The Self-Destruction of Walled Gardens

We talk a lot these days about the open web and rant about how platforms such as Medium are working against it. To some extent this is all true — the rise of platforms has certainly made the web feel more closed than it did 10 years ago.

However, avoiding these platforms is not the answer.

To most consumers, there’s a real advantage in using a platform like Medium instead of figuring out how to build their own solution. And from their point of view, there’s little risk. John O’Nolan talks about this in his recent post:

Mainstream, casual consumers will always be attracted to what is easiest, pretty and cost-efficient. And there is nothing wrong with that.
Sure, you can make predictions and point out how you don’t control your content and Medium can put advertising on it at any time. But until they actually do anything like that, predictions are just hearsay. Nothing has happened yet to break user trust. So why immediately default to distrust?
Closed networks like Medium are prevalent for casual bloggers because open alternatives suck for this use-case. If you just want to write something that looks good and can easily be shared with no professional agenda, you shouldn’t have to go through the hassle of deploying an application and an entire server.

I agree with this — particularly the last bit. The fact is Medium has enabled more people to contribute to the web. Platforms solve a real problem. Consumers should use them. But for the sake of the open web, platforms like Medium have a responsibility to become open.

Here’s what an open platform looks like:

  • Makes it easy for users to leave with their content
  • Provides tools to make that content accessible again

If someone leaves a platform and can’t immediately host a navigable version of their content elsewhere, it’s not an open platform. I can think of exactly two reasons a platform wouldn’t want to become open:

  1. Technical challenges make it hard
  2. Being open is perceived as being bad for business

The first reason is more of an excuse, really. It’s easier than ever to create open platforms and give someone the power to easily host their own content. If being open was a priority, the Medium team could make it happen.

If the first reason is an excuse, the second is complete nonsense. In fact, with a long-term view, being a closed platform is in fact bad for business. Dave Winer makes a compelling case for this in his recent post:

Tech is cyclic. First there was an open platform, then silo-makers were able to build something higher level by foreclosing on the openness. Then they stagnate because big companies get stuck in the Way Things Always Have Been, and the users get skilled, a new generation comes along and they see how to make progress outside the silo and enough people use the new open system so it gains traction. It’s always more exciting than the stale corporate silos, so for a while they blossom, until the cycle repeats.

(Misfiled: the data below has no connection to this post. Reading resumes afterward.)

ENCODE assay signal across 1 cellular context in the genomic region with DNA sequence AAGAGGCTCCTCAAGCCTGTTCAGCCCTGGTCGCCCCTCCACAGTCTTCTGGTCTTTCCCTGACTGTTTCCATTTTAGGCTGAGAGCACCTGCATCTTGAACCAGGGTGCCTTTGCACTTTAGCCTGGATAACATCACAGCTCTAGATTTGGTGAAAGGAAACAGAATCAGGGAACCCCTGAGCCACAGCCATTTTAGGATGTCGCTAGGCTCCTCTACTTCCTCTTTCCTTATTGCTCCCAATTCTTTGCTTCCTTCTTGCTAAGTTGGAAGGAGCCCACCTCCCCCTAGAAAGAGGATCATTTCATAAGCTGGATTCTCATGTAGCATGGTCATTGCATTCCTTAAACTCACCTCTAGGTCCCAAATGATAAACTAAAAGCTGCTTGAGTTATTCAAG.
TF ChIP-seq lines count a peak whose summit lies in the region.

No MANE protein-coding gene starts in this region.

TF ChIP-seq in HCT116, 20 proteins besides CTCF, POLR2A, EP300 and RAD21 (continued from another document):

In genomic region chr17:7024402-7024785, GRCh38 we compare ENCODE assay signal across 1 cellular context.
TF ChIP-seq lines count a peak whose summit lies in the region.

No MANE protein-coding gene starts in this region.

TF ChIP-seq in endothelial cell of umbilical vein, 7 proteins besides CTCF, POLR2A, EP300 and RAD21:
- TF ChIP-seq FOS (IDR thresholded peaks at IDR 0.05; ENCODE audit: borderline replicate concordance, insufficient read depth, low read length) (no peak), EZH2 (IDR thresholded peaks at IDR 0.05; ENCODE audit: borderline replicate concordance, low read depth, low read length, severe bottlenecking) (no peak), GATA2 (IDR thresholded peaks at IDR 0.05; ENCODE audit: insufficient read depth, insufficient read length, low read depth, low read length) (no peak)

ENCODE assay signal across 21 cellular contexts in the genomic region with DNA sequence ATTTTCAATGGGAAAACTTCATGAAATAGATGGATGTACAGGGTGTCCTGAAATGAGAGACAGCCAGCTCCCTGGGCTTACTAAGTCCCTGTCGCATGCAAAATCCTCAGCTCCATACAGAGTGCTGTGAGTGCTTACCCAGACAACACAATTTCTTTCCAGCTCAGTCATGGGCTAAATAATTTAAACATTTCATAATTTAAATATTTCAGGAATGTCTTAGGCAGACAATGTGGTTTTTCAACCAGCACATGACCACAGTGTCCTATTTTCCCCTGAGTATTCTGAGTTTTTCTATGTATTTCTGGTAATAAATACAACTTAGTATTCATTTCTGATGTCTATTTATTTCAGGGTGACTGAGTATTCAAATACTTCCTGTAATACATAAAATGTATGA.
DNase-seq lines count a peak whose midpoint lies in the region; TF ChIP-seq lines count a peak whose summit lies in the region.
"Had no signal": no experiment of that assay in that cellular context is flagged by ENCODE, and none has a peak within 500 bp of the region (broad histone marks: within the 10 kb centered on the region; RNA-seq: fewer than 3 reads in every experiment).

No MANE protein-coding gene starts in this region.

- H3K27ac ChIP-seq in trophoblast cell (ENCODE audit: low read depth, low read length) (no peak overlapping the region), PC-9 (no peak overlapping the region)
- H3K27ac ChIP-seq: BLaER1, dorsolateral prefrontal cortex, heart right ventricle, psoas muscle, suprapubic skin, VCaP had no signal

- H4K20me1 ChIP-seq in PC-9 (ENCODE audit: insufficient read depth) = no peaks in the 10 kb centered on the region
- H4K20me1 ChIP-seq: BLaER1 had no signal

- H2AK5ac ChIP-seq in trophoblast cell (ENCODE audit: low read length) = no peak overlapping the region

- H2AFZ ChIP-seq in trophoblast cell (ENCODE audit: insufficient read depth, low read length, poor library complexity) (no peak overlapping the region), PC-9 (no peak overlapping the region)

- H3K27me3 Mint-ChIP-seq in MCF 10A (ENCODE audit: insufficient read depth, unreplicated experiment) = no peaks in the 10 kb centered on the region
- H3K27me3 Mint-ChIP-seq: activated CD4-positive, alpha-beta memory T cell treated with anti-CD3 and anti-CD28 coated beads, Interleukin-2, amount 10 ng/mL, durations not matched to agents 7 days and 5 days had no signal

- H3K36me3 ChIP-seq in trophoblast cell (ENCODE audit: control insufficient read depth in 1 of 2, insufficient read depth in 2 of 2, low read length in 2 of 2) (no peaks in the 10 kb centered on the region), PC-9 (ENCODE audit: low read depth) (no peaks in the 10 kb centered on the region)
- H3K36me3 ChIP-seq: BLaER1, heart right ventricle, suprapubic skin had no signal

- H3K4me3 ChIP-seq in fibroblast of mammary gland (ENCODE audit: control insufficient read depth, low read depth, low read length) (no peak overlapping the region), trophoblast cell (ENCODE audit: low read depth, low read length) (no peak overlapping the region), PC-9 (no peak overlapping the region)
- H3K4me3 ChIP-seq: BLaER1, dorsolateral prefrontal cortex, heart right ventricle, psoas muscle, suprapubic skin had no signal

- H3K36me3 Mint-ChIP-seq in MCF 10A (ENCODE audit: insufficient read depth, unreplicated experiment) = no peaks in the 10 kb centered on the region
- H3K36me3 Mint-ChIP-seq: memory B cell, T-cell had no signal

Closed platforms are doomed to the same fate. Being closed is great at first; it gives a platform ultimate control. But the beautiful walled garden soon becomes an echo chamber, masking the platform’s increasing irrelevance until it’s too late.

I firmly believe that giving users an easy exit strategy is a great catalyst for long-term success. If 10% of a platform’s user-base leaves after launching a controversial feature, that’s immediate feedback. Whereas Medium would have slightly fewer articles written or more complaining than usual, an open platform would feel the pain and could adapt. Walled gardens make it too easy to ignore user feedback because there’s less pain.


Dave Winer recently tweeted that instead of posting to Medium we should post to Tumblr or I fail to see how those two are more open, but yes let’s talk about WordPress.

I have quite a lot of respect for Matt and what the WordPress community has created. It’s empowered more contribution and created a more democratic web in the process. Great.

But unlike its open-source counterpart, is not open. As far as I know, there’s no easy way to move a blog from onto a standalone server. The best free option they provide is a content export feature, but you’re on your own to setup WordPress.

The WordPress platform does offer a “Guided Transfer” service in exchange for a $129 fee. Why can’t they automate this process and then make it free? I imagine it’s one of the two reasons we discussed earlier, though I’d love to be wrong.

Platforms like Medium and have empowered millions to contribute to the web, but they’ve dropped the ball on ensuring that these contributions exist well into the future.

This is a missed opportunity.

My team and I are working on an open platform built around our open-source web framework. When someone creates a website on our platform we’ll let them export not only their data, but a bootable version of it. Eventually, this feature will also provision a server on a VPS provider (such as DigitalOcean) and move their code to it.

As a community we’ve spent years fighting vendor lock-in with open-source software. And by now open-source is nearly standard practice. It’s about time we fight for open platforms.

This post was originally published on my blog.